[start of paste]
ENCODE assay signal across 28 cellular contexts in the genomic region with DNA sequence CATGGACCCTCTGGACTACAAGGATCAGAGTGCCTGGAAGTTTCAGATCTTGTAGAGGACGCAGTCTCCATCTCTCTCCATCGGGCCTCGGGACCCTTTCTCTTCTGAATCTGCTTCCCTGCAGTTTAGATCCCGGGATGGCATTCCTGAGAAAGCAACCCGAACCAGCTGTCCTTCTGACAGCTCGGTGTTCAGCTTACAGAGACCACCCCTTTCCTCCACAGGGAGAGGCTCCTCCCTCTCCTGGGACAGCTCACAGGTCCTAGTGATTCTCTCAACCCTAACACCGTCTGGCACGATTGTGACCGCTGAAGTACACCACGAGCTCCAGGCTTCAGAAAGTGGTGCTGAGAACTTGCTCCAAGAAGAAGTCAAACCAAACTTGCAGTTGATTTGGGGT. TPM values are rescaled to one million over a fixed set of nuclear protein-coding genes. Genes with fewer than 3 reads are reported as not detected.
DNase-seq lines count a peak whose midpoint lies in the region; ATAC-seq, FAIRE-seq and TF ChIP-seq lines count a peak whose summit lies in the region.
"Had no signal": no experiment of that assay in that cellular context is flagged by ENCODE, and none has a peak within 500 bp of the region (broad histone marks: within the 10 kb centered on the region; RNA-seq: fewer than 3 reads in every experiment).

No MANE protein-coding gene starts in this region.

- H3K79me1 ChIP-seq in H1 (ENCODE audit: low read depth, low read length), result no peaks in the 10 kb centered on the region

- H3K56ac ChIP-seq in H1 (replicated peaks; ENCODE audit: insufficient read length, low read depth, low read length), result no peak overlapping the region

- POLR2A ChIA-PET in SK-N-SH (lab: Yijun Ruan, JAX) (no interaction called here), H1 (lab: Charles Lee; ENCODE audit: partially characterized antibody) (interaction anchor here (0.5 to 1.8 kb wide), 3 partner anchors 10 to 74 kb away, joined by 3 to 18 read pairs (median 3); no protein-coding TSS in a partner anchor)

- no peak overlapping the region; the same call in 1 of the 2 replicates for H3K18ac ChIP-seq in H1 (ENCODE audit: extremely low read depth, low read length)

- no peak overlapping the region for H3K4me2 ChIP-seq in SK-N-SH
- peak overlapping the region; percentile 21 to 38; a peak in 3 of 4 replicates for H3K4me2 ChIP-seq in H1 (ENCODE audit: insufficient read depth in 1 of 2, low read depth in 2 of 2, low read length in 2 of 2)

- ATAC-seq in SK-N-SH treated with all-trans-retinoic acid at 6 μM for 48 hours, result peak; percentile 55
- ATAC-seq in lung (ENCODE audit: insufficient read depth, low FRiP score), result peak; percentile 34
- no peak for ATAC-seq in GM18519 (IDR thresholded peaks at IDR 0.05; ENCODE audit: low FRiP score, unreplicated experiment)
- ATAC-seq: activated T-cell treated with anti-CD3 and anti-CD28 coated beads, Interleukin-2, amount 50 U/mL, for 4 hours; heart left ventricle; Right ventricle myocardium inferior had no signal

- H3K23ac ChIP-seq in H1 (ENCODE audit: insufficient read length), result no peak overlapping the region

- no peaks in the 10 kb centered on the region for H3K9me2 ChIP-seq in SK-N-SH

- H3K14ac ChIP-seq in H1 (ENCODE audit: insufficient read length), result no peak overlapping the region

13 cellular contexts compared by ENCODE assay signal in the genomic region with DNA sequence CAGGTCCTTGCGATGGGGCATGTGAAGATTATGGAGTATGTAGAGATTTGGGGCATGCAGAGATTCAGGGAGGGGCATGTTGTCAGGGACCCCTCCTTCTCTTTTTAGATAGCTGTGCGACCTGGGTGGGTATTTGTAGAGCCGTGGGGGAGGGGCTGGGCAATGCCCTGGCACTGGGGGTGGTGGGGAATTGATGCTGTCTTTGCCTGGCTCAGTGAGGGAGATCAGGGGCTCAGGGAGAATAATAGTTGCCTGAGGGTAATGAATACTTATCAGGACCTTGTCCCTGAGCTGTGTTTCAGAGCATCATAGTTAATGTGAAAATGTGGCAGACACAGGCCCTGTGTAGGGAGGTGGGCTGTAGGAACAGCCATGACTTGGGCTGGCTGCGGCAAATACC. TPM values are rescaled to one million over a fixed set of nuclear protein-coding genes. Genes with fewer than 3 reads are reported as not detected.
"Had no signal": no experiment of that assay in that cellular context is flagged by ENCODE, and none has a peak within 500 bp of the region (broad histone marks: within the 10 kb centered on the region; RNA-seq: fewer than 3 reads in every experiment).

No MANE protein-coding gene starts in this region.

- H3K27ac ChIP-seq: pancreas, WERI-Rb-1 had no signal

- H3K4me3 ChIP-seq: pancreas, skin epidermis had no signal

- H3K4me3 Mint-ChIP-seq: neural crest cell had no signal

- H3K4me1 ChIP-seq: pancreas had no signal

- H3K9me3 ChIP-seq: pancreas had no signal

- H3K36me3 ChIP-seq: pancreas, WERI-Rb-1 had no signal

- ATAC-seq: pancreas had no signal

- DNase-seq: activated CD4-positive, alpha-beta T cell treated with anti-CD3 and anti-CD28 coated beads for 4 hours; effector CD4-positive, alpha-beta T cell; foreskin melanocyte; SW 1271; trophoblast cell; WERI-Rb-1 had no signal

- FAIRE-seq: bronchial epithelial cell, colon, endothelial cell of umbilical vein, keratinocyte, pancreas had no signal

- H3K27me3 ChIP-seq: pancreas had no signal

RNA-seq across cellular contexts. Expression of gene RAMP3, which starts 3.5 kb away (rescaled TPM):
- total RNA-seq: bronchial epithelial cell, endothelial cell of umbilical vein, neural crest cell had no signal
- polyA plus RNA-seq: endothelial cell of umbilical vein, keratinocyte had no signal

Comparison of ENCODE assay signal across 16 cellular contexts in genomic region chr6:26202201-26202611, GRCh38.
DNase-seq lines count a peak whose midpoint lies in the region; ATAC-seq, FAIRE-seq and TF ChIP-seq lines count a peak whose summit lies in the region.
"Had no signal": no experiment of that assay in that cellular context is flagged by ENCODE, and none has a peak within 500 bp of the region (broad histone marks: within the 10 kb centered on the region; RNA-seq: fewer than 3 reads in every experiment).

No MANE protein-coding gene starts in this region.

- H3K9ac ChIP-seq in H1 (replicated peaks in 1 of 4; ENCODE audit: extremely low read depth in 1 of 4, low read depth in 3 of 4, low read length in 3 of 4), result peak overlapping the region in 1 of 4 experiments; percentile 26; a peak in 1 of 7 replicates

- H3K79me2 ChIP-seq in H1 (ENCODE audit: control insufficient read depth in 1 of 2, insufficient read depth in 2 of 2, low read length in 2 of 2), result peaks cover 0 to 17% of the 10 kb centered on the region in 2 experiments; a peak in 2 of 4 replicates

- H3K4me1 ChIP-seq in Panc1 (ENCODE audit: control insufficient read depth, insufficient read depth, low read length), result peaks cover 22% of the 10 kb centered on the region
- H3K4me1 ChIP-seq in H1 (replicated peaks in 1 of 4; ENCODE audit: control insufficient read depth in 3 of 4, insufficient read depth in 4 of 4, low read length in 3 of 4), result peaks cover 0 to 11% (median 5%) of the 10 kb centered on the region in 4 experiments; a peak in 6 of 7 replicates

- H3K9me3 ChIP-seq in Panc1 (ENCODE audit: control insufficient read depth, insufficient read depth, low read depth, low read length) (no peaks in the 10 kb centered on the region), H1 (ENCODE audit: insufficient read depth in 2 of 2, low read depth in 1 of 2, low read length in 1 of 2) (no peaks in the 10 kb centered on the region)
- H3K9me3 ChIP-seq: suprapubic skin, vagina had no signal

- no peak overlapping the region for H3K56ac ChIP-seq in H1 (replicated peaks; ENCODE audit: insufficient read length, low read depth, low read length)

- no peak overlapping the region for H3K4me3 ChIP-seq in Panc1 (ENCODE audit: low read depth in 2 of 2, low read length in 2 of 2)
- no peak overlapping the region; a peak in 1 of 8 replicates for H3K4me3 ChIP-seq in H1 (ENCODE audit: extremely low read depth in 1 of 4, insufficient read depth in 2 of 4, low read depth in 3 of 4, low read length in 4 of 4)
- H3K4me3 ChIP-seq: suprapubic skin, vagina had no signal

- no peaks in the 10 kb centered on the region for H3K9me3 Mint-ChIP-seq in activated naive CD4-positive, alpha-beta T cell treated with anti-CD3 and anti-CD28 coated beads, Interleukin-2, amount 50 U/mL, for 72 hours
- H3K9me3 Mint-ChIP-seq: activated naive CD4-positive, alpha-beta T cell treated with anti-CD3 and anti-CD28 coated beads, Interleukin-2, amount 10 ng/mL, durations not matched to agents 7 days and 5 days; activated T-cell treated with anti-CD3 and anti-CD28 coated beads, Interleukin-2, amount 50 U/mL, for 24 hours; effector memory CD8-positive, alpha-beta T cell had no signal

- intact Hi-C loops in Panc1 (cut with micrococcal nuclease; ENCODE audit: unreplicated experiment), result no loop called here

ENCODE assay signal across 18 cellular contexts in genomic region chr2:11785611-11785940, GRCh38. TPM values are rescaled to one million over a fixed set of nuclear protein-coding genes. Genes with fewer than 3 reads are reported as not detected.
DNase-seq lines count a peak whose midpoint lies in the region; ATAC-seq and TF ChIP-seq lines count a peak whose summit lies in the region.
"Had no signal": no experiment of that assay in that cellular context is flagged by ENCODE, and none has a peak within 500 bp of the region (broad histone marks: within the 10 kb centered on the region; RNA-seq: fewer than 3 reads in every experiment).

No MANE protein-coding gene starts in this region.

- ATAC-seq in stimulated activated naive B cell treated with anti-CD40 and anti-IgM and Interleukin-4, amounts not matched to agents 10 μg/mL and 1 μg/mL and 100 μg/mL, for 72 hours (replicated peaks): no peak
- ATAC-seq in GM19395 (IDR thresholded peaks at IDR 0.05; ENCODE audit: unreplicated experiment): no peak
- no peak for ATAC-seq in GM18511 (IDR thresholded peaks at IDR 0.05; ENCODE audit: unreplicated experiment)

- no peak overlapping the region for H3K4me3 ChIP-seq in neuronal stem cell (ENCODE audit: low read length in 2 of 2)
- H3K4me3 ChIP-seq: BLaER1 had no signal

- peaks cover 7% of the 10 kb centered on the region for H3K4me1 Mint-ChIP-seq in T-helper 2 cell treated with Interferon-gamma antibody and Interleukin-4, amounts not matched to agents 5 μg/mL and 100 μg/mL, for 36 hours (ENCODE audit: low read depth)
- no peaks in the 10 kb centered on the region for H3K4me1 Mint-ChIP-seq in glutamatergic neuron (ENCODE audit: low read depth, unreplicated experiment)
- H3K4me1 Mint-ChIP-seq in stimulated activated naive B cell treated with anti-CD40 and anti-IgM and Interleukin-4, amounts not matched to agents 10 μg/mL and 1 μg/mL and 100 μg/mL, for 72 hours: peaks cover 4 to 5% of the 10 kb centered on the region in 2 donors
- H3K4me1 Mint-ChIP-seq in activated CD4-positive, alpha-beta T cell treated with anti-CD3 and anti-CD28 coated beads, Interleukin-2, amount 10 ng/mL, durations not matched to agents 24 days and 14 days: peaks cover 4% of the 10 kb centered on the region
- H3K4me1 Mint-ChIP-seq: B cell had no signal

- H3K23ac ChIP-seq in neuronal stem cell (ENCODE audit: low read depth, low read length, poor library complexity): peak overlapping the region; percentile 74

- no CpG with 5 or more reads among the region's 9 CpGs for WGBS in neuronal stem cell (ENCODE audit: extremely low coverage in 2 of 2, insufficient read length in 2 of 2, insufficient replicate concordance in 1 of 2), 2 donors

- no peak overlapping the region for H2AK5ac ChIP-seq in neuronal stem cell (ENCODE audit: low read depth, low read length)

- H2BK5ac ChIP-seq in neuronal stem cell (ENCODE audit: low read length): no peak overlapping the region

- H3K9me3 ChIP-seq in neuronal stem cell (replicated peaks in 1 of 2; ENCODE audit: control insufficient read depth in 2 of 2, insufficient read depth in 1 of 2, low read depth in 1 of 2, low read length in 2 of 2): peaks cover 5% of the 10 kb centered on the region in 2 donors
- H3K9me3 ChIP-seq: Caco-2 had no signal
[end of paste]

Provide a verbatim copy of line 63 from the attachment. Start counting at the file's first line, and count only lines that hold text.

- H3K4me1 Mint-ChIP-seq in activated CD4-positive, alpha-beta T cell treated with anti-CD3 and anti-CD28 coated beads, Interleukin-2, amount 10 ng/mL, durations not matched to agents 24 days and 14 days: peaks cover 4% of the 10 kb centered on the region